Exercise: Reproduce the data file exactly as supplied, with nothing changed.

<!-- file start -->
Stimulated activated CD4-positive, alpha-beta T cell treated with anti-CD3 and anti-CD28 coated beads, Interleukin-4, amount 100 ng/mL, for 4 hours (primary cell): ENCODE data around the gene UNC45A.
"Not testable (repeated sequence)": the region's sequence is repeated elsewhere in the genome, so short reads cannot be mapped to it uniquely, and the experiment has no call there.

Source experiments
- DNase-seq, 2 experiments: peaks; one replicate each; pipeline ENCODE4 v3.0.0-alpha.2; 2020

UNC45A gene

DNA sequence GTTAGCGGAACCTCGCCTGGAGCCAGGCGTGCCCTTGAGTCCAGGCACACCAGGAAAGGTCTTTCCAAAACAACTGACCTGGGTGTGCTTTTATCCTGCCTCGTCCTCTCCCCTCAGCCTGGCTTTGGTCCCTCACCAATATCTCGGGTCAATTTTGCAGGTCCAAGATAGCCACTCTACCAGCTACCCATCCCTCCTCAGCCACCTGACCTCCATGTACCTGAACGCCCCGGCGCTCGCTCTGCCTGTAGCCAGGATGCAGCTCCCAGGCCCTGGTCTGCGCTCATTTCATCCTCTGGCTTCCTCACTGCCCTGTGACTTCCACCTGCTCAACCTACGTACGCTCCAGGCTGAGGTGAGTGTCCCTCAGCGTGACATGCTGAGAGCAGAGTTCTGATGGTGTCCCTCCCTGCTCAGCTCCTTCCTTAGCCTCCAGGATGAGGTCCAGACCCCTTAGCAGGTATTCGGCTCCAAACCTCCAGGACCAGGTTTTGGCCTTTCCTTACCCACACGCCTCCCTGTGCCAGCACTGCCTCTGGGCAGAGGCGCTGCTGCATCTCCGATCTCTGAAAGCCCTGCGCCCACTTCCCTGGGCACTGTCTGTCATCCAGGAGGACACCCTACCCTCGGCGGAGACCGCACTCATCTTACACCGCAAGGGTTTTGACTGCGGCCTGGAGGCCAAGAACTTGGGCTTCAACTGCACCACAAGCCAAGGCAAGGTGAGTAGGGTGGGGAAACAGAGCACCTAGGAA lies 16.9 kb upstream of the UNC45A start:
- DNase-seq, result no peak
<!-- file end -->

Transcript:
Stimulated activated CD4-positive, alpha-beta T cell treated with anti-CD3 and anti-CD28 coated beads, Interleukin-4, amount 100 ng/mL, for 4 hours (primary cell): ENCODE data around the gene UNC45A.
"Not testable (repeated sequence)": the region's sequence is repeated elsewhere in the genome, so short reads cannot be mapped to it uniquely, and the experiment has no call there.

Source experiments
- DNase-seq, 2 experiments: peaks; one replicate each; pipeline ENCODE4 v3.0.0-alpha.2; 2020

UNC45A gene

DNA sequence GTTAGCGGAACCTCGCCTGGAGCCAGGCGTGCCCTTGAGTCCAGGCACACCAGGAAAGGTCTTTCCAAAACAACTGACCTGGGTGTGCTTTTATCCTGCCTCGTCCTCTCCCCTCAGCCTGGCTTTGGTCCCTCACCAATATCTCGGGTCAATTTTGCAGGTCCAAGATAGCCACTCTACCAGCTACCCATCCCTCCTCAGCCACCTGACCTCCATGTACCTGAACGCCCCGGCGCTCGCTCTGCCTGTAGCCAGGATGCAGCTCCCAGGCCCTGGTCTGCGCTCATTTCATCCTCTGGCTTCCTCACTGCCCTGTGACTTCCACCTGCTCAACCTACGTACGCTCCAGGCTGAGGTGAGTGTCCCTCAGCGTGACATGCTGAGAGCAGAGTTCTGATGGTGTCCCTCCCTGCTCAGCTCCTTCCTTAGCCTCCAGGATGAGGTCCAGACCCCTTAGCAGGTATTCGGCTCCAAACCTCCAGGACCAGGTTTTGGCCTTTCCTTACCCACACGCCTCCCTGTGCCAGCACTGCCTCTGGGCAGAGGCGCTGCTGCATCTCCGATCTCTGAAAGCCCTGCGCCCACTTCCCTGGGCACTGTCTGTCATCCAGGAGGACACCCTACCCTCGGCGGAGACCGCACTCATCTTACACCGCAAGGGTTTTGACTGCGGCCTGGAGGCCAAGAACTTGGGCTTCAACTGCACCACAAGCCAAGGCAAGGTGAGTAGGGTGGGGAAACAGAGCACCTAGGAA lies 16.9 kb upstream of the UNC45A start:
- DNase-seq, result no peak